It’s 11pm and I’m usually asleep by now. Our routine is pretty solid in these pandemic times, thanks to my husband’s organizational chart. It keeps one of us always off Huck duty so I can check emails, teach, surf Poshmark, scroll scroll scroll through everyone else’s fabulous lives on Instagram (ps. I hate Instagram so much, I much prefer the messier long-form narcissism of Facebook. IG is just too neat and snappy for me). And so my husband can read or watch baseball games from other years, since this season is most likely a goner.
It’s 11pm and I’m working. Writing. Thinking. Re-organizing. My computer died. Well, that’s not totally true. I did a clean up of old files and seem to have hit the wrong “yes, delete that” button. And it deleted all sorts of random files, most of which are essential. 3 years of carefully crafted financial records, Excel Spreadsheets of Extraordinary Beauty. Years of lyrics and music files and photos and … well, it’ll break my heart to continue the list. Mostly what I need is gone. My entire book. The memoir. Carefully culled into chapters and organized into A, B and C lists. Gone. I’m sure it’s somewhere in the ether but I am not smart enough to find it so I took my iMac to a guy at a computer store, the geeks, and I’m crossing my fingers, giving my credit card and saying “I don’t care what it costs, just get it and back the shit up to whatever Terrabytes it needs”. And then, I’ll be hiring one of those geeks to come over and spend a few hours with me teaching me how to not ever do that again. I mean, once we’re allowed to be near strangers again. I risked my health even to go into that store. I haven’t gone into a store in weeks. A month. I’ve been in the house or our yard mostly, with the exception of running 3 miles in my neighborhood and a few rock throwing creek excursions with Huck. I bring a mask and hand sanitizer.
It’s getting boring. Does anyone else feel like they’re on a bender. Night is day. Day is night. Sunday feels like Tuesday. I’ve lost track of so much. My files. What I’m doing. Everything is cancelled, death tolls scroll across the television, there is quite literally nothing else on the news but Covid-19. My cousin had a baby 2 days ago. My Aunt died. But it’s gotten lost in the soundtrack of the moment. The fog of disease spreading. And my State wants to throw open the gates in a week and get back to normal. And I’m not ready for that. I still feel like there’s a threat hanging over us. I’m not sure who’s telling the truth but I can guarantee you it’s not anyone who’s supposed to be in charge.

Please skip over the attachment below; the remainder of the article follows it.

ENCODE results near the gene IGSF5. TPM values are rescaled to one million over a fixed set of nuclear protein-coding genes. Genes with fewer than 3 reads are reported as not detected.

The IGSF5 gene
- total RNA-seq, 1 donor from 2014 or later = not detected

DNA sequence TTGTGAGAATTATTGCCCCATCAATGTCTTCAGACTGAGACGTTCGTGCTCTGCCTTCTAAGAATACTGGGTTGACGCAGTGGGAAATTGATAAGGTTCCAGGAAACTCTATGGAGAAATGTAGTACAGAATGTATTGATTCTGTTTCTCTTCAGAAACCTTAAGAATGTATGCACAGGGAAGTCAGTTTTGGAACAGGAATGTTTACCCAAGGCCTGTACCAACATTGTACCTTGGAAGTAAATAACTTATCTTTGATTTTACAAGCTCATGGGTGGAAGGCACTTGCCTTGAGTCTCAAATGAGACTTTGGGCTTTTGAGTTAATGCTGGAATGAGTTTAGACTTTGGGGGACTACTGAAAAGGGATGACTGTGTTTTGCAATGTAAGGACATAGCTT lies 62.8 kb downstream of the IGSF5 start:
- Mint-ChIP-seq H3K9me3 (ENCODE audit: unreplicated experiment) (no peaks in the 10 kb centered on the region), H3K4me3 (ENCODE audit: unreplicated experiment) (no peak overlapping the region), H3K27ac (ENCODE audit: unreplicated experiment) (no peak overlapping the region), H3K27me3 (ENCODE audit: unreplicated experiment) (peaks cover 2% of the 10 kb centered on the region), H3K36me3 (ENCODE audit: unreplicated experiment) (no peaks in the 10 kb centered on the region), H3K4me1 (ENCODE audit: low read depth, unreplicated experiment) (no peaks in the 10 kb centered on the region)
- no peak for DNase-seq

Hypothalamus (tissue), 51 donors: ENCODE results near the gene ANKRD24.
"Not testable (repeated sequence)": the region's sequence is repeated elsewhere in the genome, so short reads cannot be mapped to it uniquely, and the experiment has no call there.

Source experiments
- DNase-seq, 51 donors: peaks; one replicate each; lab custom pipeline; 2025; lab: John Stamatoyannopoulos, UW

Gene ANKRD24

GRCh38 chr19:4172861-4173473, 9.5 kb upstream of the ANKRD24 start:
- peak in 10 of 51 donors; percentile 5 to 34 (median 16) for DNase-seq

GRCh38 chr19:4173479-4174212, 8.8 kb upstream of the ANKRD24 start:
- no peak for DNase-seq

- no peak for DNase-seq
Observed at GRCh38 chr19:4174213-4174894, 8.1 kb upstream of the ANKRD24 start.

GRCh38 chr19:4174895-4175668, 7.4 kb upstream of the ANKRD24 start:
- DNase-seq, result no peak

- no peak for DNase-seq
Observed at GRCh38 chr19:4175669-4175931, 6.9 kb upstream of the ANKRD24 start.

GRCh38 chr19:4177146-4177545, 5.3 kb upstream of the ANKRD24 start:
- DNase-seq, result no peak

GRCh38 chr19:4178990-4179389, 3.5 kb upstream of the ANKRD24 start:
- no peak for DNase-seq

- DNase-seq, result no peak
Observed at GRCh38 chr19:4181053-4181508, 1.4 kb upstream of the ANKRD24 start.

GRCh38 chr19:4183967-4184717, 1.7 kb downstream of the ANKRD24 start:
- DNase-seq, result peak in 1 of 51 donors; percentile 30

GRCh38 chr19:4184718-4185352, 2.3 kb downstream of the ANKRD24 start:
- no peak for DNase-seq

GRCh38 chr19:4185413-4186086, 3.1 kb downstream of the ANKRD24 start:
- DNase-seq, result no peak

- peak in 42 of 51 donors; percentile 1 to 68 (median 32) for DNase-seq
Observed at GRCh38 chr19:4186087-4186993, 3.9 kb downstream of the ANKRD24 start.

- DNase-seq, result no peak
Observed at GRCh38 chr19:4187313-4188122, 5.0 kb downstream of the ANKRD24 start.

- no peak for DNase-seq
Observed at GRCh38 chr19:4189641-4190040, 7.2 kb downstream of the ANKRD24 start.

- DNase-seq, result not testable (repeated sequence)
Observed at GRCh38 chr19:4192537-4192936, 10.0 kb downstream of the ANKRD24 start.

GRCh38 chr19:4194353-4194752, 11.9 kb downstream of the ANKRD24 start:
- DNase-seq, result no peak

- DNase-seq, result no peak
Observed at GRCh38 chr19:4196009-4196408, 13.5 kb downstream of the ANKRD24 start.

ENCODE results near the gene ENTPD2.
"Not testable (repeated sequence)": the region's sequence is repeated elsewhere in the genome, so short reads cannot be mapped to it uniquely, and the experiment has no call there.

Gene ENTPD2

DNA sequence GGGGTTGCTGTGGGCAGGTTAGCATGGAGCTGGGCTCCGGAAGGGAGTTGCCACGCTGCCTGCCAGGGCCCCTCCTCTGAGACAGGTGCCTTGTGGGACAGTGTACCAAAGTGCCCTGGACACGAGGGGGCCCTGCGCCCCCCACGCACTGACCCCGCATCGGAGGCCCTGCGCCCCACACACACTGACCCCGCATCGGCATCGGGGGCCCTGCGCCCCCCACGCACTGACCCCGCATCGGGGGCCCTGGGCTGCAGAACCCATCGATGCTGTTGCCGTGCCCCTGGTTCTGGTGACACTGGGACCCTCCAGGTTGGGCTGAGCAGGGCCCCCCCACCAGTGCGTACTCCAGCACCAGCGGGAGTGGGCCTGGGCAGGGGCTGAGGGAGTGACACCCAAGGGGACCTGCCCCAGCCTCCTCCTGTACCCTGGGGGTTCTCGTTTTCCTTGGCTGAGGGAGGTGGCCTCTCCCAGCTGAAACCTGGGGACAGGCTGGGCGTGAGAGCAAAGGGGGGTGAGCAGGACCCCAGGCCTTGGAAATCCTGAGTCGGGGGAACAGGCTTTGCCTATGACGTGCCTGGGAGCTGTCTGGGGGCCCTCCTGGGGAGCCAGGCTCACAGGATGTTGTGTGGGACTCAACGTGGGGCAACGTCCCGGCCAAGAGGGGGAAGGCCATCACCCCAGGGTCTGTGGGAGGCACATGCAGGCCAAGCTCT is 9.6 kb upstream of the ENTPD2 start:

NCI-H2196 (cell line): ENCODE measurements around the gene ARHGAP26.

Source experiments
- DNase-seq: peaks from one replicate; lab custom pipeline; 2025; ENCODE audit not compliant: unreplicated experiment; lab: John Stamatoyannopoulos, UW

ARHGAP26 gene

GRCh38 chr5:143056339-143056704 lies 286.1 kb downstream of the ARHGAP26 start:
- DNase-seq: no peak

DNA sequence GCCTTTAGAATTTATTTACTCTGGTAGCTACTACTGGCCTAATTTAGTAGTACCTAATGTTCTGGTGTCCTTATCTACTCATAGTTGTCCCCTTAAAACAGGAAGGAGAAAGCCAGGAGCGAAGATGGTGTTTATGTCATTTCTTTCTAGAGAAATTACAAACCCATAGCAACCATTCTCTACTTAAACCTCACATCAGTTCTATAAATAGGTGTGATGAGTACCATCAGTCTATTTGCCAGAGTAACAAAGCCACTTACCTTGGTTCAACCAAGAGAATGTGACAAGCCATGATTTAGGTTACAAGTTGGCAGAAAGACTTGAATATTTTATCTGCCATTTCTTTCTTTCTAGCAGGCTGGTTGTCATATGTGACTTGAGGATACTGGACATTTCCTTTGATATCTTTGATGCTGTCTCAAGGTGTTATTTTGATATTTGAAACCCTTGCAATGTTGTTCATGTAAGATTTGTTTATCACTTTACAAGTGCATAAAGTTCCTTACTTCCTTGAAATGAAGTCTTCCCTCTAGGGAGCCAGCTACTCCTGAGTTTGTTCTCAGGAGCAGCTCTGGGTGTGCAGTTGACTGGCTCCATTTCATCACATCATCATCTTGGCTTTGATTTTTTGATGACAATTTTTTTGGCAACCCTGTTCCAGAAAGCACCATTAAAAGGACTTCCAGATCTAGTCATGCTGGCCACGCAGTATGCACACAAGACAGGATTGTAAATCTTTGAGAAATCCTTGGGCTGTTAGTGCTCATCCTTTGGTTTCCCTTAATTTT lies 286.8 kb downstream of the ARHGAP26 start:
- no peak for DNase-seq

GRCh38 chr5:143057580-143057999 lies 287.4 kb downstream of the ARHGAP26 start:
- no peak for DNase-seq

And what if we all do get back to normal. How soon will we forget any of the lessons of the shelter? Shouldn’t we stay until it seeps into our skin and changes our DNA and makes us kinder and makes us want to take care of our neighbors even if that means sacrificing a tiny bit of freedom? Or are we all so desperate to get back to what wasn’t working before for everyone because it was working well enough for some? I’d love for there to be a seismic shift. I’d love for this to mean something and I think 4 weeks will only be a nuisance rather than a crack in the ozone.
Jesus sat in the desert for 40 days, didn’t he? We are bitching after less than 30. Death is out there. Of course, death is always out there, isn’t it?
I took a 10 day Vipassana meditation course almost 10 years ago. For 7 days of silence, I cried and fought internally and hated every moment of it and wanted to quit and run so badly I shook at night. On day 7, my tooth broke. There wasn’t any pain and I learned that I would be able to wait a few days to get a crown if I avoided chewing on that side, which I could since I was only really eating oatmeal and soft bland vegan foods anyway. And the meditation teacher said this to me, “Use the technique” and I wanted to punch her alabaster face. I said, ‘How? My fucking tooth broke.” She said, “The technique teaches you to allow, to not cling, to not respond but to watch it change. It teaches you a physical knowledge of Annica, of letting go.” I wanted to tell her to go fuck herself, the Tilda Swinton looking guru in white. But I was afraid if I left after investing 7 painful days, I’d never come back and I’m not a quitter. So I stayed, and kept my tongue over that broken tooth, swished liquids to one side, and tried to ‘use the technique’.
On day 8, we were led in a 4 hour meditation, the longest I’d ever experienced. At first, everything ached, my knees, my hips, I tried shifting my weight, I rolled on my ass a bit to wake up the sleeping nerves. I concentrated on the feeling (the ‘sensation’) of my breath on my upper lip until I felt the cool. I thought about the top of my head and felt a prickle of sensation, almost an itch, then I followed the line of thought down my head, across my brow – an itch – I stayed with the itch mentally until it faded and went away – and then down my cheeks across my nose, down my lip and mouth to my chin and my neck, across my shoulders down my arms and my fingers, under my arms to my obliques, my ribs, my stomach my lower back down my thighs, my knees – another itch – I stayed, I bored my concentration into the tunnel of the itch until it broke apart and shattered into air – my calves my ankles my feet the arches the toes and then I turned around and came back up my body, part by part as they said until the deeply concentrated effort became an easy sweeping up to my head down to my feet up to my head down to my feet.